Case No. 3:13-cv-274
District Judge Timothy S. Black
Magistrate Judge Michael R. Merz
ORDER GRANTING IN FORMA PAUPERIS STATUS;
REPORT AND RECOMMENDATIONS
This habeas corpus case is before the Court for initial review pursuant to Rule 4 of the Rules Governing § 2254 Cases which provides in pertinent part: "[i]f it plainly appears from the petition and any attached exhibits that the petitioner is not entitled to relief in the district court, the judge must dismiss the petition and direct the clerk to notify the petitioner."
Petitioner refers to 28 U.S.C. § 2241 as the statute which grants this Court habeas corpus jurisdiction. That is correct, but because Ulrich is seeking release from a judgment of confinement imposed by a state court after trial, § 2254 and the pertinent rules govern this Court's exercise of that jurisdiction.
The Court sua sponte grants Petitioner permission to proceed in forma pauperis. He indicates in the body of his Petition that he forwarded the required forms to the prison cashier, but he needed to file before they could be returned to him. By his own calculation, the statute of limitations expired August 17, 2012, and he filed August 13, 2013.
The last state court decision in Ulrich's case appears to be that rendered by the Second District Court of Appeals in State v. Ulrich, 2012 Ohio 3726, 2012 Ohio App. LEXIS 3293 (Aug. 17, 2012). This report of the court of appeals' decision shows no appeal to the Ohio Supreme Court and Ulrich candidly admits that he did not appeal: "Petitioner could not function pro se and became dependant [sic] on jailhouse lawyers whom [sic] committed procedural defaults and then abandoned the case. Petitioner could not obtain an Ohio public defender." (Petition, Doc. No. 1, PageID 5.)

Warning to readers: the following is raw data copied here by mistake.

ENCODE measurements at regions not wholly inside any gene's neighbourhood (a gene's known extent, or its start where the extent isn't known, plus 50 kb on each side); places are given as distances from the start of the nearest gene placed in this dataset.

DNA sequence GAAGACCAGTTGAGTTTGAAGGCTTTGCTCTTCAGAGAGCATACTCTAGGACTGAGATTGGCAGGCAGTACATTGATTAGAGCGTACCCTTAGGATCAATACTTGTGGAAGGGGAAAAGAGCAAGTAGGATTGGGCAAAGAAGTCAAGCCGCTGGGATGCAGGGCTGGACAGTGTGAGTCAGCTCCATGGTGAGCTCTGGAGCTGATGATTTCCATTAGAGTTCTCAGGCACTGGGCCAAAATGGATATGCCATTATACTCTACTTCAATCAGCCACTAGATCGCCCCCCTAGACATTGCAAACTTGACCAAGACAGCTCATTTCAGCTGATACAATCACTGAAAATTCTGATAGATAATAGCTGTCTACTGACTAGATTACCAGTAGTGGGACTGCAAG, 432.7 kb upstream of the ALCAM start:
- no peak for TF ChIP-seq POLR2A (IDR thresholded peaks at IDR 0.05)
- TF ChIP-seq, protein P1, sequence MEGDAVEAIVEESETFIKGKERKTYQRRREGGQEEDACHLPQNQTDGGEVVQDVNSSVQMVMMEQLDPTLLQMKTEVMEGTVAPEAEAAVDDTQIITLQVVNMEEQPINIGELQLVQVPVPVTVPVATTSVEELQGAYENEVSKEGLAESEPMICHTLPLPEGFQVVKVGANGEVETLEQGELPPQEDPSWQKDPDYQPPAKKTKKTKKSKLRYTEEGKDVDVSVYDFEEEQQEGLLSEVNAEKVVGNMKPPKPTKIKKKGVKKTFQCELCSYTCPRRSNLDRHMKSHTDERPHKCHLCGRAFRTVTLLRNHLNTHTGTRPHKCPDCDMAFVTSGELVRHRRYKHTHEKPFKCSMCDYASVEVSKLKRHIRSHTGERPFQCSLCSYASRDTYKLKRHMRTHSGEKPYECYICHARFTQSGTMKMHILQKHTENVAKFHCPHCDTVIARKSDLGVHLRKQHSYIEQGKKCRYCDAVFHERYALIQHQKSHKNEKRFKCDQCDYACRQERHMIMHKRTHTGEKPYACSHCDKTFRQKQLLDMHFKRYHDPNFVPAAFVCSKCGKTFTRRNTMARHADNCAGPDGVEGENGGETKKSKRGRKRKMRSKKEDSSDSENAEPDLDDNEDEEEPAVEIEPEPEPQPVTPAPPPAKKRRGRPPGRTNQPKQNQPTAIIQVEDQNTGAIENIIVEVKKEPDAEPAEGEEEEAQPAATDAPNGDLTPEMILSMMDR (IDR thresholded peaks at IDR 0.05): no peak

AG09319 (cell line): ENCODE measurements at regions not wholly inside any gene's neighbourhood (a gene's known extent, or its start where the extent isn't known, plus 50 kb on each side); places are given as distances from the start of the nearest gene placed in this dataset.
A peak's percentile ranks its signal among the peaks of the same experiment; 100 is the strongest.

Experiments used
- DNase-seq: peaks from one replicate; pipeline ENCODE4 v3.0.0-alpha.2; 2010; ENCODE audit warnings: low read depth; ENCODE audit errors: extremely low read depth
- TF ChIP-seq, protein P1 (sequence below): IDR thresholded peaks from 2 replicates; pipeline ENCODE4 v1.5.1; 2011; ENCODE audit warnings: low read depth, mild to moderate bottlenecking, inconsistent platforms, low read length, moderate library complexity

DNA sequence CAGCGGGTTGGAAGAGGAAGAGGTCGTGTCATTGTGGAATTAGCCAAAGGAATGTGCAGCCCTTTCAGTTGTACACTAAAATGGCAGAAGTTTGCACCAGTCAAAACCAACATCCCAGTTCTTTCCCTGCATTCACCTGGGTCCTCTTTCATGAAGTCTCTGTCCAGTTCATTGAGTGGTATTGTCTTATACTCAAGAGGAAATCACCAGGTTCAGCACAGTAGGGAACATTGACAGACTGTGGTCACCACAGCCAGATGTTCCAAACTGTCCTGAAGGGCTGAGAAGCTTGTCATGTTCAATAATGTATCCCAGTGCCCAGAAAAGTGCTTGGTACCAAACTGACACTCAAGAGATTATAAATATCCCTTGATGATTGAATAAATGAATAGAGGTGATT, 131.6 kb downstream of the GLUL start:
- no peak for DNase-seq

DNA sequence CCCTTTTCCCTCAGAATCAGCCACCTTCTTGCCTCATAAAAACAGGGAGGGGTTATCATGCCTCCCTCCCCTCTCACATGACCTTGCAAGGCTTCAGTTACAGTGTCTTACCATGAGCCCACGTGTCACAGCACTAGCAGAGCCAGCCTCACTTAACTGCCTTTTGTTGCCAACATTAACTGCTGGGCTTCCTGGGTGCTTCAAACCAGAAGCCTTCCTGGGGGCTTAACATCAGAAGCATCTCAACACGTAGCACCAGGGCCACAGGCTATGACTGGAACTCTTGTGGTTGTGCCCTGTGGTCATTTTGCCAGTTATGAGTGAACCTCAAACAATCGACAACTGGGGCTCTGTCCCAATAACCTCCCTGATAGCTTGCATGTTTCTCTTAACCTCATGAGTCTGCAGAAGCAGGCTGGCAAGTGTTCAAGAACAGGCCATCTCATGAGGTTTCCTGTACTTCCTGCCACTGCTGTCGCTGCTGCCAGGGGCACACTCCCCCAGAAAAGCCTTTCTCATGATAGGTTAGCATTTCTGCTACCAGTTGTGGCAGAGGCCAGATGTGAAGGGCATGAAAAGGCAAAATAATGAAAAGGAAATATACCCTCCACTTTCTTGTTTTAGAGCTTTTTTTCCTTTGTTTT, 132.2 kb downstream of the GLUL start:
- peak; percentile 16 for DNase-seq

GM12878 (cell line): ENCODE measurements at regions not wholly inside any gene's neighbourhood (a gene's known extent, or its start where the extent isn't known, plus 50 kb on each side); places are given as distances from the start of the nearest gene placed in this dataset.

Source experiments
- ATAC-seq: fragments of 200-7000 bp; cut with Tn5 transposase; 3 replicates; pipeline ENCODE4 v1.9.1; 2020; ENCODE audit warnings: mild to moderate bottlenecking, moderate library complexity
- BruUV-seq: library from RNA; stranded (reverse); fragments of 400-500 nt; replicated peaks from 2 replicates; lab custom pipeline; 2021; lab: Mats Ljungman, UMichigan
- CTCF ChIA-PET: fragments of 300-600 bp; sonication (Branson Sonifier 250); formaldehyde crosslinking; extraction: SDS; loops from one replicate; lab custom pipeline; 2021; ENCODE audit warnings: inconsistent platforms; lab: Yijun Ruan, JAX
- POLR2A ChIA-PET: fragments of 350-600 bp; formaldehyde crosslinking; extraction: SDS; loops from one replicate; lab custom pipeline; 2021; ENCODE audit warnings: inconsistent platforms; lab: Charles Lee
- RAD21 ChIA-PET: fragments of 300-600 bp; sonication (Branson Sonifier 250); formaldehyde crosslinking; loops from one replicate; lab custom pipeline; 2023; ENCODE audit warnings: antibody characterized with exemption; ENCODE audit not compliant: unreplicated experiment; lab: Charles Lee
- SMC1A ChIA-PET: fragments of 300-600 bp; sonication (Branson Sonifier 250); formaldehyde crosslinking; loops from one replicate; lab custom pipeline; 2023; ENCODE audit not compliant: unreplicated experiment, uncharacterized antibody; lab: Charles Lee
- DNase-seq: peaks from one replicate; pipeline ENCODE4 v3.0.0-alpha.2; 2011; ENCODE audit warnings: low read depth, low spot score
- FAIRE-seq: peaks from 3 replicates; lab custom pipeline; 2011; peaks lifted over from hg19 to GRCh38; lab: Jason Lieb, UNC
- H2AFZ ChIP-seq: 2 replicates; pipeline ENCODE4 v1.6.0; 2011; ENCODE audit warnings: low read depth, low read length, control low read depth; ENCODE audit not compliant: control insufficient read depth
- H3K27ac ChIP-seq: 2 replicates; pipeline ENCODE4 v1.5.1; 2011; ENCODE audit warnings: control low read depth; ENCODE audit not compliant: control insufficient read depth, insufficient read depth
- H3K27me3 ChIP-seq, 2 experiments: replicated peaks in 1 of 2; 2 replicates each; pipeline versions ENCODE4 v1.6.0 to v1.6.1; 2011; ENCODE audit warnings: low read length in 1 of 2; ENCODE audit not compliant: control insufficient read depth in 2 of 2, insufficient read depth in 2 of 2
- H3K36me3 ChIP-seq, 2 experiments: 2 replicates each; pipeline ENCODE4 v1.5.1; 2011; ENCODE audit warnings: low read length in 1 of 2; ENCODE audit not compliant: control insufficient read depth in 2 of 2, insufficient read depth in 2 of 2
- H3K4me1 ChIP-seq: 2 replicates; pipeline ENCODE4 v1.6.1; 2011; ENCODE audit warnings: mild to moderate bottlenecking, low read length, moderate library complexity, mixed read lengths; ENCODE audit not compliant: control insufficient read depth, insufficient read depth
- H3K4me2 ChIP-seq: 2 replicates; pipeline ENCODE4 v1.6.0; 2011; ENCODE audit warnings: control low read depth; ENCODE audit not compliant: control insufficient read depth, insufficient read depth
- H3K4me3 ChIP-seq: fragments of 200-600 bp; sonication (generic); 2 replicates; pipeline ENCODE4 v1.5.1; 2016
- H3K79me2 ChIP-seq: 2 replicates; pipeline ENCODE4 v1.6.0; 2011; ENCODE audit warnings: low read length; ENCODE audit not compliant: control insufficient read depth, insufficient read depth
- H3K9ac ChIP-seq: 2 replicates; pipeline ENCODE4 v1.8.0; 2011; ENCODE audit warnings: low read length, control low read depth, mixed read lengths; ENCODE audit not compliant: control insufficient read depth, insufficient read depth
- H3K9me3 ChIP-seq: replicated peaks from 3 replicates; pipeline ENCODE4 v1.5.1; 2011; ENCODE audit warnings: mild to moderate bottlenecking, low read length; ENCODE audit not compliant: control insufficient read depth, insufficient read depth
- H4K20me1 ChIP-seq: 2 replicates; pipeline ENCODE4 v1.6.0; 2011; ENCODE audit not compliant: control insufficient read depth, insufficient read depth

The procedural default defense in habeas corpus is described by the Supreme Court as follows:
In all cases in which a state prisoner has defaulted his federal claims in state court pursuant to an adequate and independent state procedural rule, federal habeas review of the claims is barred unless the prisoner can demonstrate cause of the default and actual prejudice as a result of the alleged violation of federal law; or demonstrate that failure to consider the claims will result in a fundamental miscarriage of justice.
Coleman v. Thompson, 501 U.S. 722, 750 (1991); see also Simpson v. Jones, 238 F.3d 399, 406 (6th Cir. 2000). That is, a petitioner may not raise on federal habeas a federal constitutional right he could not raise in state court because of procedural default. Wainwright v. Sykes, 433 U.S. 72 (1977); Engle v. Isaac, 456 U.S. 107, 110 (1982). Absent cause and prejudice, a federal habeas petitioner who fails to comply with a State's rules of procedure waives his right to federal habeas corpus review. Boyle v. Million, 201 F.3d 711, 716 (6th Cir. 2000)(citation omitted); Murray v. Carrier, 477 U.S. 478, 485 (1986); Engle, 456 U.S. at 110; Wainwright, 433 U.S. at 87. Wainwright replaced the "deliberate bypass" standard of Fay v. Noia, 372 U.S. 391 (1963). Coleman, 501 U.S. at 724. Failure to present an issue to the state supreme court on discretionary review constitutes procedural default. O'Sullivan v. Boerckel, 526 U.S. 838, 848 (1999)(citations omitted). "Even if the state court failed to reject a claim on a procedural ground, the petitioner is also in procedural default 'by failing to raise a claim in state court, and pursue that claim through the state's ordinary appellate procedures.'" Thompson v. Bell, 580 F.3d 423, 437 (6th Cir. 2009), citing Williams v. Anderson, 460 F.3d 789, 806 (6th Cir. 2006), quoting O'Sullivan v. Boerckel, 526 U.S. 838, 846-47 (1999).